From bubble tea to handicrafts, China's trunk fairs hit the gas
By Yuan Yuan  ·  2023-02-24  ·   Source: NO.9 MARCH 2, 2023
A flamboyantly decorated car stall displays the socks on sale at a trunk fair in Chengdu, Sichuan Province, on February 3 (VCG)

From an amateur baker to a full-time vendor of homemade tiramisu, it took Yan Hui just a few months to make this transition. And it all started from her car trunk.

The idea of selling tiramisu from her car came to her in early 2022, when large sections of Beijing's Chaoyang District, where Yan lives, were in quarantine due to the COVID-19 pandemic. Subways and buses weren't running so her car became her main mode of transportation.

To make some extra money, she turned to the coffee-flavored Italian dessert. Despite Yan being somewhat of an amateur baker, her friends always hailed her homemade cakes as "the best ever." She figured she might as well give "professional" baking a go.

So she whipped up a few tiramisu cakes, parked her car near the gate of her residential community and put her creations on display next to her car trunk. Soon after, somebody pointed out to her how Beijing actually had a few official trunk fairs and Yan decided to apply.

"The first time I attended this trunk fair as a vendor, together with my husband, we were surprised by the fancy decorations other vendors had put up. It was a colorful and 'bling-bling' world," she told Beijing Review.

The couple caught up quickly by purchasing their own adornments, ranging from balloons to light strings and banners. A large fabric hanging of Donald Duck makes the hallmark of the stall. "Decorations have transformed the trunk market into one with a unique culture, which appeals to both vendors and visitors," she said.

Yan Hui's husband holds up a slice of tiramisu cake at a car boot sale in Beijing on September 10, 2022 (COURTESY PHOTO)

Stalls on wheels 

A regular vendor at a trunk fair in Chongqing Municipality, southwest China, Li Lusi assumed the boom in trunk sales over the past year was the result of the country's gloomy pandemic-hit tourism market.

Li used to run an online shop and her first time to a trunk fair was during the 2021 New Year's Day holiday at a scenic spot in Chongqing. As the number of tourists had sharply declined, organizers were hoping to attract more visitors to the area by organizing something novel and trendy, i.e., a trunk fair. Li applied to be a vendor simply because she thought it sounded interesting.

Fewer than 30 vendors showed up. Small as this number may have been, the results weren't all that bad. The market became the liveliest place in the scenic area.

Li never could have imagined this type of market would blossom so quickly—especially not in 2022, when strict COVID-19 prevention and control measures were still carried out across China. She now manages over 10 groups on WeChat, China's ubiquitous super app. Each group has 500 members, also the maximum number of people allowed per WeChat group, with all of them either trunk fair vendors or visitors.

She has also become a regular at trunk sales and is exploring a new lifestyle—i.e., traveling to different cities to check out the local fairs. She has been to Yunnan, Zhejiang and Sichuan provinces and is always ready to hit the road again.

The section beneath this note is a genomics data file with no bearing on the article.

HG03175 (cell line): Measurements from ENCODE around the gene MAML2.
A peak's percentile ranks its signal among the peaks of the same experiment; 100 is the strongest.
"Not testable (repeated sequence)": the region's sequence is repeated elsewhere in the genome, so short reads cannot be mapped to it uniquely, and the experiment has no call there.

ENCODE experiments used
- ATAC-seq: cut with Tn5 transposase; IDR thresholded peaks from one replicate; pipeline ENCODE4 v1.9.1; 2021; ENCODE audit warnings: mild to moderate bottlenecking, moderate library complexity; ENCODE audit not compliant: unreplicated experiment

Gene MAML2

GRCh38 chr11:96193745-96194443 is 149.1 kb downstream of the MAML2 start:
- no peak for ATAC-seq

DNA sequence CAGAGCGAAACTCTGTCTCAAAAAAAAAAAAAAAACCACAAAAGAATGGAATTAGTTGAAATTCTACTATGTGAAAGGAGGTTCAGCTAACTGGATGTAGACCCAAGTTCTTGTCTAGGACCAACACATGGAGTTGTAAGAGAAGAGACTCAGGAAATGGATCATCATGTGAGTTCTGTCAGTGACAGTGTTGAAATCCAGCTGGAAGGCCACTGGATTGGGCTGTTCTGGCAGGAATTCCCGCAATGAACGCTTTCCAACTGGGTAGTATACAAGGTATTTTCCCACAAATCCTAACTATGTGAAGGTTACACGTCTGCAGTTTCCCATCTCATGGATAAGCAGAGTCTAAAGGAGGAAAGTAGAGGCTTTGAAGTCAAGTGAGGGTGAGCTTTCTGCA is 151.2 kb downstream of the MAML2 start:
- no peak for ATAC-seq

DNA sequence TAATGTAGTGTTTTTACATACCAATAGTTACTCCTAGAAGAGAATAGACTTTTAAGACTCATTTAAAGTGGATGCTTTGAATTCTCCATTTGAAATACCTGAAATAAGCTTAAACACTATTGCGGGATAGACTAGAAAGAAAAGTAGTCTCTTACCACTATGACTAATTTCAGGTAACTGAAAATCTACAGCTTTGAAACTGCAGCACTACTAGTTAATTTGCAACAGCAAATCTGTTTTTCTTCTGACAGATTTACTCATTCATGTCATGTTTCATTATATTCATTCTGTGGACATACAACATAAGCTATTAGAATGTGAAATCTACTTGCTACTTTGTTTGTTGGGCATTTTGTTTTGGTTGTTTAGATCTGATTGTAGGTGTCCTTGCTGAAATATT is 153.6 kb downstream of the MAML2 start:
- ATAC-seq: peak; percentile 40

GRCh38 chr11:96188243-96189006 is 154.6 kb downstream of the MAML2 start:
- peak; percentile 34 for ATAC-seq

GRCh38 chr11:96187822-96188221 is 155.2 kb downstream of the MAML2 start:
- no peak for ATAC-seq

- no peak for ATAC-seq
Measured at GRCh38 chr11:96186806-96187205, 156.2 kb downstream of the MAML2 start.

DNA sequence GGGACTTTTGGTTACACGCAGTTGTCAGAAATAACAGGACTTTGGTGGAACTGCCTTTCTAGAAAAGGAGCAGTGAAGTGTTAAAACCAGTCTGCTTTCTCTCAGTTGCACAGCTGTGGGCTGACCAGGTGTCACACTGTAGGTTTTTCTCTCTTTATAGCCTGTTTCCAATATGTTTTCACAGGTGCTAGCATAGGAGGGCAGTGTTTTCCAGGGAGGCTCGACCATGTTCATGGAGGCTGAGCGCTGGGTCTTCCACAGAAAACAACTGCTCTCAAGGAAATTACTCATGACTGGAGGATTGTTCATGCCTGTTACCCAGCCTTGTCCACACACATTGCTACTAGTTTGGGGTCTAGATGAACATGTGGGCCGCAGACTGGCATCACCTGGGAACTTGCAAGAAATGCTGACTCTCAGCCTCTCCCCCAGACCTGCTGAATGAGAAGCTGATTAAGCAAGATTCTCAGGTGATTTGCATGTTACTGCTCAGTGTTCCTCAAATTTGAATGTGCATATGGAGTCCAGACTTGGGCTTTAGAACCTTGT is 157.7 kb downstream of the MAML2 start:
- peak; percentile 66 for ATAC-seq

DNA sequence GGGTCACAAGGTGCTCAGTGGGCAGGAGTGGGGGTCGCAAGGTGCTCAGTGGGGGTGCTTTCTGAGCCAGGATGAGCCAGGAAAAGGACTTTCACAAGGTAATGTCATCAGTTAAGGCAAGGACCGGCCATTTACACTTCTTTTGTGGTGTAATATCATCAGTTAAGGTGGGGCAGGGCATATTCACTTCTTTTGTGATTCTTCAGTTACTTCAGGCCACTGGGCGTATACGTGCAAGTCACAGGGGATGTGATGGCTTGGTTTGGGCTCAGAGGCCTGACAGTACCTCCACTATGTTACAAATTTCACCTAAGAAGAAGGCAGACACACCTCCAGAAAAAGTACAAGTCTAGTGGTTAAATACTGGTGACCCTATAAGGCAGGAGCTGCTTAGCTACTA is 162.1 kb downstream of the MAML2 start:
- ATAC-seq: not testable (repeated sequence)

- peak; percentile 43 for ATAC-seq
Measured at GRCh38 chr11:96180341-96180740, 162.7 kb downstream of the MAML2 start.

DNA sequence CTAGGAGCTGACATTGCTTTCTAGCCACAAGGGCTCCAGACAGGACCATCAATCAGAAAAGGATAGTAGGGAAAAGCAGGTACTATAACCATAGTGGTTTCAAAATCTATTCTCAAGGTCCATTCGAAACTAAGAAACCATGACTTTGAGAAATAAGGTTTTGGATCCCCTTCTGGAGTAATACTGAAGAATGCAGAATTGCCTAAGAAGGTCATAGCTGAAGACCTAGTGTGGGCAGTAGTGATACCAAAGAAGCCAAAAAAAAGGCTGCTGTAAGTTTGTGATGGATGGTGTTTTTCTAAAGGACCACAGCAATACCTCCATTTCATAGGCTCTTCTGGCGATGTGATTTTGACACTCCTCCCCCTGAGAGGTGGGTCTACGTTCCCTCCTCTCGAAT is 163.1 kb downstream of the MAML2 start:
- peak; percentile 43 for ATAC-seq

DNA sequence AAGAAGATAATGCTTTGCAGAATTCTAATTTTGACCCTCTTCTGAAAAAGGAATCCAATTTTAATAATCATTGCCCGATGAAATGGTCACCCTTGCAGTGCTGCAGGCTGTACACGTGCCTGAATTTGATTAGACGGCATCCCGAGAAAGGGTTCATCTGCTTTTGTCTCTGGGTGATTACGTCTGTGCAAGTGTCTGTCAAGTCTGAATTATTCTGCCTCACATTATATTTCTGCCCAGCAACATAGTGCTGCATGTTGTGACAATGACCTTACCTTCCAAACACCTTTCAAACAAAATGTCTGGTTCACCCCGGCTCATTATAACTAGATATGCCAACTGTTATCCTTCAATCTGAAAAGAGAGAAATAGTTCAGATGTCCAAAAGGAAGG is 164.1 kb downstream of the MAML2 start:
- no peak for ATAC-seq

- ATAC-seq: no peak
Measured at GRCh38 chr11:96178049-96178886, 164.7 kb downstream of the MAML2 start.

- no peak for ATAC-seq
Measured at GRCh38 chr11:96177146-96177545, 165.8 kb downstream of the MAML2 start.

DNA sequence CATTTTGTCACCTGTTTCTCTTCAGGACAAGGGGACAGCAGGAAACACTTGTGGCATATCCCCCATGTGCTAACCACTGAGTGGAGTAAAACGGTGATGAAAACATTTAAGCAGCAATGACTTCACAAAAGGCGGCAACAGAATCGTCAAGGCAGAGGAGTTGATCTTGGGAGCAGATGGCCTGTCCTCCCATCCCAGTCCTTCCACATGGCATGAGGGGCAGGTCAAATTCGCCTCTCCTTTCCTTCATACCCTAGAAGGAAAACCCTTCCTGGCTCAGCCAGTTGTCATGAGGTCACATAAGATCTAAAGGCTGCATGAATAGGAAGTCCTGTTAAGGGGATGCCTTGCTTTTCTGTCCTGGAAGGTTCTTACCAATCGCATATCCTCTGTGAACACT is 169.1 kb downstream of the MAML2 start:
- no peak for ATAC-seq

Some of her friends have followed in her tracks, and joined her on the trunk fair circuit. And all of them are witnessing how these markets are springing up across Chinese cities. The number of vendors at a fair in Chongqing can easily surpass 100. At the municipality's 2022 Nightlife Festival last August, the trunk fair even became a highlight, and almost every stall had visitors lining up to check out their merchandise. 

Xiong Yingdong, a market organizer in Chongqing, revealed that about 30 percent of sellers are doing so on a part-time basis.

Yoga coach Chen Miao, for example, runs a stall selling handmade sticky rice dumplings. "The market is very popular among young people," she told Xinhua News Agency. "It is very welcoming to those who want to run their own business at a low cost."

Chen's stand has become one of the fair's star attractions. "Life is busy, I have made many new friends here and earned some extra cash, which is great," the coach said.

A healthier track 

In September last year, Nanjing, capital of east China's Jiangsu Province, took the initiative to issue measures that would better support the sound development of trunk sales. Other cities are expected to follow the city's lead in regulating the market.

"The current markets are better organized, especially compared with those in early 2022 when I first partook," Yan said. "At that point, the market threshold was very low and organization was inadequate. Some people just organized the market to collect the vendor fees, which ranged from 200 to 500 yuan ($30-75), and didn't care about management."

In a gradually more professional setting, Yan and her husband have become regular trunk fair vendors. "About half the vendors we've met at the market are doing this full-time," she said.

Snacks and beverages make up the largest portion of China's trending trunk markets; and items such as coffee, bubble tea, desserts, hamburgers, sandwiches and cold noodles, sell like hot cakes. Yan's tiramisu cakes have also made a name for themselves and always sell out. On a really good day, she will sell 70 slices and turn a profit of over 1,000 yuan ($150).

Every time the cakes are sold out, the couple will put up a board that reads, "Sold out! But everybody is welcome to take a picture with the trunk!"

(Print Edition Title: Va-Va-Vroom) 

Copyedited by Elsbeth van Paridon 

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